24 August 2015

What simple life will allow you to be

I'm hoping the hard copies of my books will be on sale at Amazon soon so I was checking in there yesterday looking for signs of activity. While I was there I noticed a review with one star so I had to look at it. This is what it said: While there were some really good tips for simplifying, the basic message in this book is how to be a "traditional" housewife. Nothing against that at all, but it is not for me and I suspect many others.  Anyone who has read my books right through or the blog for any length of time would know that my "basic message" isn't promoting traditional housewifery, but an encouragement to be whatever you feel is your true self. Simple life is a garment that all of us can wear but we need to pin and sew it according to the cut of our own jibs, not the expectations of anyone. Just as in mainstream life, if you live according to the ideals and aspirations of others, you're doomed to failure.

The life choices you make should fit the age you're currently at and reflect your values. When you move towards a simple life it should incorporate what you're comfortable with and be allowed to settle in its own time. Anything else would be a complete waste, and a betrayal of your core beliefs. When I look back on my own life, I see that each decade presents different challenges and if you're lucky enough to start living simply when you're young, you'll progress through life, building one stage upon the previous one. However, not all of us are that sensible (I wasn't) but it's quite easy to come into the lifestyle at any age and start where ever you're currently at.

Jamie's toys on the kitchen table (above) and craft supplies, collected rocks, seeds and a little pine cone on the outside table (below).

But getting back to the "traditional" housewife in the review, I hope you're not a traditional anything just for the sake of tradition. That implies to me that you're adopting a role that has already been laid down and rubber stamped as being acceptable. If simple life gives us anything, it's the guts to move away from what is "normal" and the courage to examine who we are and what we have, and to do things our own way. It's fine to be a traditional housewife if that is what you are, but it's also fine to be a hundred other examples of what simple life will allow you to be. I prefer not to label anyone and to accept them as they are.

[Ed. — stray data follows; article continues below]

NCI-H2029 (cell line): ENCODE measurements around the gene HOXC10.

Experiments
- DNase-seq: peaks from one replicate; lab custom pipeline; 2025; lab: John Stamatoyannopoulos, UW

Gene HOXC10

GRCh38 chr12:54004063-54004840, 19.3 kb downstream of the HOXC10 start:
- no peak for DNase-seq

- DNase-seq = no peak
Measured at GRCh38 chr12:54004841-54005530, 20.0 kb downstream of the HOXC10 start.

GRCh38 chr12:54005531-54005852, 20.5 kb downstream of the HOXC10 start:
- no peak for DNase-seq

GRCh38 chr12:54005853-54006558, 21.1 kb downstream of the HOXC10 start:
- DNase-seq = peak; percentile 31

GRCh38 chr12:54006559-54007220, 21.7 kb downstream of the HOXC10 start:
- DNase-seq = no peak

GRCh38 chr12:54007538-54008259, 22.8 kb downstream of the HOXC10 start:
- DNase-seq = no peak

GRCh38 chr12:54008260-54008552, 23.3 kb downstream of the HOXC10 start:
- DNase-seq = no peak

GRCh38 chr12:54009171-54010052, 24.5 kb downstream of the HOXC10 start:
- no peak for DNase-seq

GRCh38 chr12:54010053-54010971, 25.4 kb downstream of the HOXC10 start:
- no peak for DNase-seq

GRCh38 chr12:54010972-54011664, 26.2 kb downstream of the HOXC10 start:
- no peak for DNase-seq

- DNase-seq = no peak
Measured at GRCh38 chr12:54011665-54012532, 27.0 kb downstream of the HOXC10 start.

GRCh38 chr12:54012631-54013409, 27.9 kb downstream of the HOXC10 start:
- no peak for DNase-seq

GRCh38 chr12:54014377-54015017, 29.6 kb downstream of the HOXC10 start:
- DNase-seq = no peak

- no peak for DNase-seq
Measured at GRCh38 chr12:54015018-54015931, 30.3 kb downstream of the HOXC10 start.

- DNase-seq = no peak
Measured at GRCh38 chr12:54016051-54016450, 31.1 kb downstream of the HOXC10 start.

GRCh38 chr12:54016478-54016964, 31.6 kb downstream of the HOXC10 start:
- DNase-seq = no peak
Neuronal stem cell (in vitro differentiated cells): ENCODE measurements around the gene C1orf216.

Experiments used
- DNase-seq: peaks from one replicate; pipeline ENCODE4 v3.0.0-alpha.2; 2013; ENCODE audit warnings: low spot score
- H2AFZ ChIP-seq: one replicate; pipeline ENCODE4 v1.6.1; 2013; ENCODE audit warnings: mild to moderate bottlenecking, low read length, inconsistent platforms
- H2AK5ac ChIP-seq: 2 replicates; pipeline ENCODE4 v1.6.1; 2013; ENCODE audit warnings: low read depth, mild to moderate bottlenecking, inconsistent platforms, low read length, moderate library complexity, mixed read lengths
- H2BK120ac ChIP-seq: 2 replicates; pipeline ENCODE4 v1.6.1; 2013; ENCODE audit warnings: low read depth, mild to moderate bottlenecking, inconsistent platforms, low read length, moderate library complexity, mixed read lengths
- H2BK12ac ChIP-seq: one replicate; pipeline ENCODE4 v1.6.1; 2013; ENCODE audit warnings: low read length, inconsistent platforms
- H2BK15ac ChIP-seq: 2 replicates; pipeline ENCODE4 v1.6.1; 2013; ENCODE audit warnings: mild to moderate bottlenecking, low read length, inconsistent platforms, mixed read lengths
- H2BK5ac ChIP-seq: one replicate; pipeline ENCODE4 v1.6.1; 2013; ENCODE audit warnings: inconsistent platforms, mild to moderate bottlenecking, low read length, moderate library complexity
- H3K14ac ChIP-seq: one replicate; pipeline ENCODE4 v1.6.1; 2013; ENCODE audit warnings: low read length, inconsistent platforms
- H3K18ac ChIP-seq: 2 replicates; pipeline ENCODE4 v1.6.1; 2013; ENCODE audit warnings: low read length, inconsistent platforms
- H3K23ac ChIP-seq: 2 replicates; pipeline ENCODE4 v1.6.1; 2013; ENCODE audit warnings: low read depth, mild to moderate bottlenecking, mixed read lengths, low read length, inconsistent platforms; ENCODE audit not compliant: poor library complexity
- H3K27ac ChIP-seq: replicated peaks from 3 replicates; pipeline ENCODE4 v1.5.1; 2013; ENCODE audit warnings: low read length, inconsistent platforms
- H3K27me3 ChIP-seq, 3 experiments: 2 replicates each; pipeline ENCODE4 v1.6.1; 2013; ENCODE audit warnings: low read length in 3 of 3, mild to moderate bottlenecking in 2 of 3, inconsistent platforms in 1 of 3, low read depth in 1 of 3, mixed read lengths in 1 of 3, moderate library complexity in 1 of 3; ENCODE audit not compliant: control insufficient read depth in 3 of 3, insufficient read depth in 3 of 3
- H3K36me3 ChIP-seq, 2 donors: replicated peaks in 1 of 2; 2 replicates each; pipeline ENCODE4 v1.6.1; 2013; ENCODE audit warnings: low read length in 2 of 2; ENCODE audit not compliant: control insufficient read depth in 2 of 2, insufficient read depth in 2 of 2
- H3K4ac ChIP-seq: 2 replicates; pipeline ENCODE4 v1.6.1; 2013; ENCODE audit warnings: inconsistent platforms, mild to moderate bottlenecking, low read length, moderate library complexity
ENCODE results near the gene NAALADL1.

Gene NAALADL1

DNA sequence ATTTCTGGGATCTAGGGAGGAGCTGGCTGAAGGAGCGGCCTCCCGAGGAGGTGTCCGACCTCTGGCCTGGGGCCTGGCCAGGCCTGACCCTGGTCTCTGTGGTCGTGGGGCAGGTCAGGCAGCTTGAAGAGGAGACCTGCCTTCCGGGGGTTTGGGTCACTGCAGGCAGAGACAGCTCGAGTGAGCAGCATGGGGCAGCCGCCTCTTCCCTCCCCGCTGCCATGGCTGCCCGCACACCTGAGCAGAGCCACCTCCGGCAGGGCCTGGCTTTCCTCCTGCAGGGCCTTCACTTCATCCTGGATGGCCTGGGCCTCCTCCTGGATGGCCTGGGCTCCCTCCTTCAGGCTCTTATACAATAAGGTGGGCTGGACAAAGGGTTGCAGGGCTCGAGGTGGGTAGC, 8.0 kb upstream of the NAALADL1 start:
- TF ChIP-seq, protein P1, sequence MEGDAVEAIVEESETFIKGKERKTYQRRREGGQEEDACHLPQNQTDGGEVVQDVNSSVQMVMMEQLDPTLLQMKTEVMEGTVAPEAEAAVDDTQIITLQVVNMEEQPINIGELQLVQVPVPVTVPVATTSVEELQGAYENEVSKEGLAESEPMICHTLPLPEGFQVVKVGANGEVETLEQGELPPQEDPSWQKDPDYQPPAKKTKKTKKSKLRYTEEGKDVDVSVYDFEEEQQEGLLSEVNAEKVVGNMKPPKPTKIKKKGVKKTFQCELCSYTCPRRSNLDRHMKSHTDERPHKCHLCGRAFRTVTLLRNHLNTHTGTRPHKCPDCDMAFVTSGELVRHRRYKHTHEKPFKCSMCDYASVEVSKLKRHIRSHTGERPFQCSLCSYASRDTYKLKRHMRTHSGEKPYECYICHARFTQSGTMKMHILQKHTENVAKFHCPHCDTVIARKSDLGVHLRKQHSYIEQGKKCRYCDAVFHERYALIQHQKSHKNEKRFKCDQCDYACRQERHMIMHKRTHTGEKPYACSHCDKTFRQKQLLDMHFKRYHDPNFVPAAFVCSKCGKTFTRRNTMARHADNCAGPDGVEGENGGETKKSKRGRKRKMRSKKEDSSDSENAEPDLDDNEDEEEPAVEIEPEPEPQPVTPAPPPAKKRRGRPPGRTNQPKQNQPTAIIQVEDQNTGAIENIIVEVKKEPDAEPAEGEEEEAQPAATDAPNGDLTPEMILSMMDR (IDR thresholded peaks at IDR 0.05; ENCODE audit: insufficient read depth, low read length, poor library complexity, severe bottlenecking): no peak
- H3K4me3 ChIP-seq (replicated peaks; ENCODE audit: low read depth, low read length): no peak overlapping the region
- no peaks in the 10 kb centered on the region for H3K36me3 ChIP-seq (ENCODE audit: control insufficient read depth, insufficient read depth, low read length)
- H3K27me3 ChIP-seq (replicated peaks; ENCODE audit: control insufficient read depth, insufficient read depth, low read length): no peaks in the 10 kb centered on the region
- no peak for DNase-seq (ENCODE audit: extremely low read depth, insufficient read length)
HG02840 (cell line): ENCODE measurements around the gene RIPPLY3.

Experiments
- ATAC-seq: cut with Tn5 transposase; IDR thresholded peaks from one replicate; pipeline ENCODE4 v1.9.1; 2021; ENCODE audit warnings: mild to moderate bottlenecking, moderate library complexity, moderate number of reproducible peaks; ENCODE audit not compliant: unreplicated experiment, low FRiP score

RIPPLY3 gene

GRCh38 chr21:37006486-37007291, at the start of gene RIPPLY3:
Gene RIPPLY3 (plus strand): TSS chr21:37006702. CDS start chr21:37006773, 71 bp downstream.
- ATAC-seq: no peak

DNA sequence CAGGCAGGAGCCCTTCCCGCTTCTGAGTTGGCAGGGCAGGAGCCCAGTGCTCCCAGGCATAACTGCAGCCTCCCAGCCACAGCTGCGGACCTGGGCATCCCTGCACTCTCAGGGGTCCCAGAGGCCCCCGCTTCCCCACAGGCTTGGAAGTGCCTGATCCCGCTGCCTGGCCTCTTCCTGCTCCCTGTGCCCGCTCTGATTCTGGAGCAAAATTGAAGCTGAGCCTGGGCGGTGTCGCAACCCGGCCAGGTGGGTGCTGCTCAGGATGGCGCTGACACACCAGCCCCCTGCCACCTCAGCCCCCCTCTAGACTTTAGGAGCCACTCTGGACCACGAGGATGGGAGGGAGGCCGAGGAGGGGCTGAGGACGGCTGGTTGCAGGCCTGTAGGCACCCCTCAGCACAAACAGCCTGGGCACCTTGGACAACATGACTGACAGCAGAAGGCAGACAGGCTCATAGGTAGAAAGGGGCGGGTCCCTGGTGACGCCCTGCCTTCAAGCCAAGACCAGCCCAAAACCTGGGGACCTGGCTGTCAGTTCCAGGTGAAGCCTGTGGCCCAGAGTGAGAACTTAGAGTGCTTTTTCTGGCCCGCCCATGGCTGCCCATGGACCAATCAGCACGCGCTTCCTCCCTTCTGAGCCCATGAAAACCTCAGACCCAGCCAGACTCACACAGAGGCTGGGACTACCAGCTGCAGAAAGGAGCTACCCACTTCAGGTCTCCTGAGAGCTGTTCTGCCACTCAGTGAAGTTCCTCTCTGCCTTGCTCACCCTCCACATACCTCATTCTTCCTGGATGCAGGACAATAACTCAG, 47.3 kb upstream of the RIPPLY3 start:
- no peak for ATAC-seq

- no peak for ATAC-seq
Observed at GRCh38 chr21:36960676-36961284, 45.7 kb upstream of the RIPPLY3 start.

If you end up moving towards a traditional life or a non-conventional one, if you're married or single, straight or gay, young or older, if you are black, white, yellow, red or spotted, if you're female, male or transgendered, it is possible to have a happy simple life. And within all that diversity, with people making decisions based upon their own values, beliefs and knowledge of what is good for them, what will emerge is a life worth living. So steer clear of anyone who wants to label you as being a certain type, be yourself, be true to who you are and live to your potential. Life won't always be smooth sailing but if you create a balanced life, the way you live will help you through the tough times. And if someone who doesn't know you labels you as being the opposite of what you are, just roll your eyes and move on.

21 August 2015

Weekend reading

Our new season vegetable garden is slowly taking shape. Work inside and outside is bubbly along nicely and I'm starting to think about end of year activities such as community talks (see below) and some blogging/writing workshops I'm doing before Christmas. I guess I should start getting some notes ready for those events. I hope you enjoy your weekend. I'll see you again next week.

:-: ♥︎:-:

Interesting stats, state by state, in Australia
A free magazine-style ebook with interesting articles, beautiful photos and lots of great recipes. Megan @ Odgers and McClelland Exchange Stores sent a link during the week. She said: I went away for a weekend recently with a bunch of photographers, stylists and writers and when we came back we compiled our memories in a free e-book. It can be accessed via Megan's site link above.
How to get children reading this summer